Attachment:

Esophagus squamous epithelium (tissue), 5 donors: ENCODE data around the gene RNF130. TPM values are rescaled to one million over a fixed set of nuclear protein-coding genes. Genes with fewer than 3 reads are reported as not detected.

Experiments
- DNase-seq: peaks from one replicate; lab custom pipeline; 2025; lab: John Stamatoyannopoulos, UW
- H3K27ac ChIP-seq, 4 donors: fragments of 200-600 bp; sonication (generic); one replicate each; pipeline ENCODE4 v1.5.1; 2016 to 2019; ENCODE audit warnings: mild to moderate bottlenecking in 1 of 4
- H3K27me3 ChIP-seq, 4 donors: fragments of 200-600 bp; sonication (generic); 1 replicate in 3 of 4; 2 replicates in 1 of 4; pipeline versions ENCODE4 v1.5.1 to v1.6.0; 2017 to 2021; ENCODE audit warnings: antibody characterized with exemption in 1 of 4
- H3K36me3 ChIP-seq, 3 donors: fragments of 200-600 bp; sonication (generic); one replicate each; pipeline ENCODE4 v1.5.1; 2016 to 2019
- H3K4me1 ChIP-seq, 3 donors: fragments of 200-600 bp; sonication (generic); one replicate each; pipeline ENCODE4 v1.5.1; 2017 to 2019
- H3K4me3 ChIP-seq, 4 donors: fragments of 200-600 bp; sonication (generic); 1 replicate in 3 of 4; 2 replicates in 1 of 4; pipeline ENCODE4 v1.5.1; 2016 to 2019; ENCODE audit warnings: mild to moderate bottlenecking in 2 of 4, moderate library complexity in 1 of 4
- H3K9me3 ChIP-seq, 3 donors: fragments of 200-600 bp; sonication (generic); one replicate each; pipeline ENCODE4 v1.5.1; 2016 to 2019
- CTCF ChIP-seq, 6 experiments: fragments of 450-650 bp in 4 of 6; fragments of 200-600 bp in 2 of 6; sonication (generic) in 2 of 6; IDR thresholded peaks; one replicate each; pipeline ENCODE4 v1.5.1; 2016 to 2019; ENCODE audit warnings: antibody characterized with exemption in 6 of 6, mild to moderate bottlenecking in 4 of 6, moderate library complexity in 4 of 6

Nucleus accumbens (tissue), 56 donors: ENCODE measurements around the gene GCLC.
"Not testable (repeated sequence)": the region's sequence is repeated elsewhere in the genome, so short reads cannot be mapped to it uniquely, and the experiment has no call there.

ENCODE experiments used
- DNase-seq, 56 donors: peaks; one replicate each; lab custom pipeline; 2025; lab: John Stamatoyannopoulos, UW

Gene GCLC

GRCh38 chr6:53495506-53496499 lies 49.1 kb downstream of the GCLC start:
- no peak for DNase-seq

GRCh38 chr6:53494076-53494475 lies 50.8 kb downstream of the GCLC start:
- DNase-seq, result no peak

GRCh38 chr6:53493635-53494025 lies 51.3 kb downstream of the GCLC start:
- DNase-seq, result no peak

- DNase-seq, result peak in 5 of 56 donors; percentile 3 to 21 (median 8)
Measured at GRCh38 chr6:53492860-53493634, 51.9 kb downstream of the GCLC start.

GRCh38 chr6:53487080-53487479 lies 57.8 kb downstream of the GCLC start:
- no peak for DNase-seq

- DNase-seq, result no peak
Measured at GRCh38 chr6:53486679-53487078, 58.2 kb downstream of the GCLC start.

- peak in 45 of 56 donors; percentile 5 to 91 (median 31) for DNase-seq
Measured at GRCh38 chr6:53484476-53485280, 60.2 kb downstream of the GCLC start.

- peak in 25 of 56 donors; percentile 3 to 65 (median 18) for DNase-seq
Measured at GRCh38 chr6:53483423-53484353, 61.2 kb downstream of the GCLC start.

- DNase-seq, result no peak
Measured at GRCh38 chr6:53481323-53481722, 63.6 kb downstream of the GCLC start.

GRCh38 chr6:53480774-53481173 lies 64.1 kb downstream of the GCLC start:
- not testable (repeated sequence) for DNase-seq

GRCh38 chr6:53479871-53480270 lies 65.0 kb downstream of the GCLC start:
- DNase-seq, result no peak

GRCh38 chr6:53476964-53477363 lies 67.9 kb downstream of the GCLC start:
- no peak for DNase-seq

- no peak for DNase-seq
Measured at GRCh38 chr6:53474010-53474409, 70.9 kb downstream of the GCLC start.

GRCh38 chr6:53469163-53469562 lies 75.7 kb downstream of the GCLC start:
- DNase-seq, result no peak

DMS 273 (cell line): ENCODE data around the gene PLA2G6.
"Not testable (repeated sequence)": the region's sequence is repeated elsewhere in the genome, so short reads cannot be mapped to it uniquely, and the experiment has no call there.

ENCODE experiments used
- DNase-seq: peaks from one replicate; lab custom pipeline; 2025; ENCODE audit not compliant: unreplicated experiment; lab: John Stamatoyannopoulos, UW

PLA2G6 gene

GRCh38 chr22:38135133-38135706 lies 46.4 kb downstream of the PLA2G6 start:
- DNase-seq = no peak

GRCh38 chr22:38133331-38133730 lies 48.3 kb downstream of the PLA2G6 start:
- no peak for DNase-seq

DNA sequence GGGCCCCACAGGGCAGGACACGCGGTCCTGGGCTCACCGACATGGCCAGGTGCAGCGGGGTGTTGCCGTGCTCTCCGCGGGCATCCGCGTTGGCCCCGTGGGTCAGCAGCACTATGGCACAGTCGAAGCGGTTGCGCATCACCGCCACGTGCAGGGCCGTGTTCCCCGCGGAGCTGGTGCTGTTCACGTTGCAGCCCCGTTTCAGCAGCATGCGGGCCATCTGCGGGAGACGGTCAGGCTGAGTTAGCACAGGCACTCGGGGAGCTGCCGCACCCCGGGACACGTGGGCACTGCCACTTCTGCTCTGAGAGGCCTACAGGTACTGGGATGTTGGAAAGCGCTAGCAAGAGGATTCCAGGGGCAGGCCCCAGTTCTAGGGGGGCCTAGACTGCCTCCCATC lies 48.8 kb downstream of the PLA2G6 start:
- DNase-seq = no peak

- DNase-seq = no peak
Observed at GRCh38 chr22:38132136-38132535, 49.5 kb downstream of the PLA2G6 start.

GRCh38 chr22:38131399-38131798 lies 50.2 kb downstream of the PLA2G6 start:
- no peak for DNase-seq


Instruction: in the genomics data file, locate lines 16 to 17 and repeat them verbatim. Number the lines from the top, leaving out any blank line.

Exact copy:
GRCh38 chr6:53495506-53496499 lies 49.1 kb downstream of the GCLC start:
- no peak for DNase-seq